But he warned that arbitration is still in peril and that if practitioners do not seek to improve it and their own behaviour, it may be abandoned by users or subjected to invasive external regulation from a non-benevolent body. "Bottom up” initiatives for change, starting with the lawyers or institutions are far preferable, he argued.
Concrete proposals he made for the improvement of the process included giving tribunals the power to force a lawyer who had brought two unsuccessful challenges to an arbitrator to resign from a case (they should be able to name the lawyer they regarded as responsible to avoid “sacrificial patsies”, he said).
More generally, Veeder emphasised the need to collate empirical data on arbitration so that practitioners are in a better position to defend the process against attack. However, he warned that their self interest meant they were not best placed to publicise its strengths, quoting Mandy Rice Davies’s famous words to the Profumo inquiry – “They would say that, wouldn’t they”.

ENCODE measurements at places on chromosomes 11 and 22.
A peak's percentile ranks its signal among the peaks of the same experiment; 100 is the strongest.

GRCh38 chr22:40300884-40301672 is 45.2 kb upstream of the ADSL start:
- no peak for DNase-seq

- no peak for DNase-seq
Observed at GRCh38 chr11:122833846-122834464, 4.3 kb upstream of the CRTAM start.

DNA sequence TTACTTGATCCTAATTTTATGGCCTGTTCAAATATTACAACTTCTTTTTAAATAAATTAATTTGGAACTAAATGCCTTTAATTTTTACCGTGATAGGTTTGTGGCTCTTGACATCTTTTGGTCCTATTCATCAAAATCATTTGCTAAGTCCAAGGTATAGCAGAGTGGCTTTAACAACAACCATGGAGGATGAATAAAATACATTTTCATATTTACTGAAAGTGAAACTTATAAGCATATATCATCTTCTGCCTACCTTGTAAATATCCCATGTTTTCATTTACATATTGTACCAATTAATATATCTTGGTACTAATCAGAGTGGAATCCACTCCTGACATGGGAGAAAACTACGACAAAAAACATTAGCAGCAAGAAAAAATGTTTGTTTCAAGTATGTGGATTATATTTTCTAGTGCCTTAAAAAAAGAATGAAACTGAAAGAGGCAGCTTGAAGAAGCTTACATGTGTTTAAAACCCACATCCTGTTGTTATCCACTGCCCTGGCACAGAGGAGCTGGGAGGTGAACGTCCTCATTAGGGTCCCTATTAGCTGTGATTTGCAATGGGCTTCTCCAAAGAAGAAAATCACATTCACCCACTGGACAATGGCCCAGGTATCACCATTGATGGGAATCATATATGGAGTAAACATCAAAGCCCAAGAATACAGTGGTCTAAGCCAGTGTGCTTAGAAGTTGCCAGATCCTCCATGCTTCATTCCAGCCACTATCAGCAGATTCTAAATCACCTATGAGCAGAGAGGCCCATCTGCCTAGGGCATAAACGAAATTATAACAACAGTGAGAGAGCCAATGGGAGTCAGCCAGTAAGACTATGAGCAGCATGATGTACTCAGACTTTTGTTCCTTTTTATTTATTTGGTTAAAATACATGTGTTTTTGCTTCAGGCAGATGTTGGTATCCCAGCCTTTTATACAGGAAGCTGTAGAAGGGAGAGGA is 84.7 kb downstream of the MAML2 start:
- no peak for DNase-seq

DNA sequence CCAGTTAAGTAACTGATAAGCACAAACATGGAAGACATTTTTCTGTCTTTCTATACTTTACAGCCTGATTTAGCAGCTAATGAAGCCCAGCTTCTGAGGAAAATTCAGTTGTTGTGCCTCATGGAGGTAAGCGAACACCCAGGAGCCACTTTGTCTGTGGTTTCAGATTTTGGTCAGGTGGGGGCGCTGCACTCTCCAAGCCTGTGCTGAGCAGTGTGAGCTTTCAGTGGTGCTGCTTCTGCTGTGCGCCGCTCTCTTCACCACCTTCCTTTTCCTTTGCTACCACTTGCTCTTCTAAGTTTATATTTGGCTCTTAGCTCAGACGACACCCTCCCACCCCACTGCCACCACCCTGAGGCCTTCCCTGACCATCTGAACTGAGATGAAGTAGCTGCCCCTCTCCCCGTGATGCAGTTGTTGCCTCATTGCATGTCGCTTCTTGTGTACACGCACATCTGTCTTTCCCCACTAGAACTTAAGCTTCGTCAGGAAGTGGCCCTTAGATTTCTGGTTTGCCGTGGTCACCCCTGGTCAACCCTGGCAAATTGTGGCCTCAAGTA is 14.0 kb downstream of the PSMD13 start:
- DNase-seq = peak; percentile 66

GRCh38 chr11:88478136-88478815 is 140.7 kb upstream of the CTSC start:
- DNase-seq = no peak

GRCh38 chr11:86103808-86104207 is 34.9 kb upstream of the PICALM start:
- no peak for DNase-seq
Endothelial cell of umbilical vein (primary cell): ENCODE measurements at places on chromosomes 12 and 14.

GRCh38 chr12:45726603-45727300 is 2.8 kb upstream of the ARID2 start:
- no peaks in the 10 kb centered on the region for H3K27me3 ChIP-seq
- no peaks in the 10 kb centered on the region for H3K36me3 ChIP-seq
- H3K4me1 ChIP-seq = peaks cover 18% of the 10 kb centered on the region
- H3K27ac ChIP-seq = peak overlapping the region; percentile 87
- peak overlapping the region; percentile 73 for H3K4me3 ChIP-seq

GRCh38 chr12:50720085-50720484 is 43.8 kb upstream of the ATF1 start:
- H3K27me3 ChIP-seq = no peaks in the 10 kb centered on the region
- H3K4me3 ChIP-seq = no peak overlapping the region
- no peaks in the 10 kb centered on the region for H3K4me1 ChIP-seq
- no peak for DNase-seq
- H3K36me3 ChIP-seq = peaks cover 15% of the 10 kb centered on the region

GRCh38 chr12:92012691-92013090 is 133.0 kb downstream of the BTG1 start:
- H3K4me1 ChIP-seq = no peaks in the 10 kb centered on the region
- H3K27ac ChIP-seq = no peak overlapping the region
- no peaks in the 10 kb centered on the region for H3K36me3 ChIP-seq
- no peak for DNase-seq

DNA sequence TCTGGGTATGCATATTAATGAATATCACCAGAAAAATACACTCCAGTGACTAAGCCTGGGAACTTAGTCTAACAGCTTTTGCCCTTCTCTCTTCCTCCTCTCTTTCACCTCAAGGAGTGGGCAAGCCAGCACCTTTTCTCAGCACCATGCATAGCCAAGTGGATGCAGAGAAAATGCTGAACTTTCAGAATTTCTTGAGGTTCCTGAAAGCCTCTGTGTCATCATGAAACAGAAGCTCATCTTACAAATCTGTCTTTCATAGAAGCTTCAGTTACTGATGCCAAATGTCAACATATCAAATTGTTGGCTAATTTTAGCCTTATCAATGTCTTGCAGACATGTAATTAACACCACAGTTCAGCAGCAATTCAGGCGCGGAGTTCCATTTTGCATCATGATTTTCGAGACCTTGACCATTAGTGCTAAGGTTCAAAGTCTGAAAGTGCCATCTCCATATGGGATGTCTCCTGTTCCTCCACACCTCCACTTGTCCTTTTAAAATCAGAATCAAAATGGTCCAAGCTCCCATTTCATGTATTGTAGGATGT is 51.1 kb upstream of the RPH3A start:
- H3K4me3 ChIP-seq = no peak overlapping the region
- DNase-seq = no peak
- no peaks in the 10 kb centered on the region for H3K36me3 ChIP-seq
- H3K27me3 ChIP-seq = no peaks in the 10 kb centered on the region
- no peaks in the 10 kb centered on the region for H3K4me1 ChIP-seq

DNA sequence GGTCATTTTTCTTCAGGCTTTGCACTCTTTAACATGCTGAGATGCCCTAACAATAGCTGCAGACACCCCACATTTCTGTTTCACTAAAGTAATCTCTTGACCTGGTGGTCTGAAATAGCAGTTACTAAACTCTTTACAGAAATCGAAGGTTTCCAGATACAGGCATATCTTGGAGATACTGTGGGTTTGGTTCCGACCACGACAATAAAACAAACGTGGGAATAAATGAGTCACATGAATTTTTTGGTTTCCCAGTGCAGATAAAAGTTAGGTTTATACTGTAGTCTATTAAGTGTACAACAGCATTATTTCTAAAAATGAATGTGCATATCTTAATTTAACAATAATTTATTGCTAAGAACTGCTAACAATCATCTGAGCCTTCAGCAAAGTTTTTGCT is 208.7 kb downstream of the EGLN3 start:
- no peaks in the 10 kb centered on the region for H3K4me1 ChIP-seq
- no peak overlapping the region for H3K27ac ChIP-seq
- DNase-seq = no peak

Although he periodically sent tongue-in-cheek letters to colleagues in chambers announcing he was fed up with his work and had decided to retire, Veeder's passion for arbitration and the history of arbitration lasted till his death. He never stopped seeking new knowledge, in particular of the little studied area of Soviet arbitration on which he wrote many illuminating articles.
After speaking at last year's Russian arbitration day in Moscow he spent hours in libraries and in conversation with leading Russian academics on this subject, showing himself to be better versed in it than them.
Outside the law, Veeder loved rugby. He played as a schoolboy and briefly for Cambridge University and Harlequins Rugby Club; and had debentures at Twickenham Rugby Ground in London from the 1980s onwards.
He also loved sailing his Concordia boat, Hurricane, off the coast of New England, where he and his wife Marie had a home in Manchester-by-the-Sea and where he spent part of every summer.
Veeder is survived by Marie, a former investment banker and current advisory board member of the English National Opera who became his second wife in 1991; by their 21 year-old daughter Anne; and by two children from his previous marriage, Tabitha and Sebastian.
A charitable fund has been set up in Veeder's name to facilitate work carried out by Pimlico Opera, a company with which Marie Veeder is involved, in prisons and with young children. As can be seen from his writings in relation to the fund at the link above, prison reform was another of his eclectic passions.
VV Veeder QC, 14 December 1948 - 8 March 2020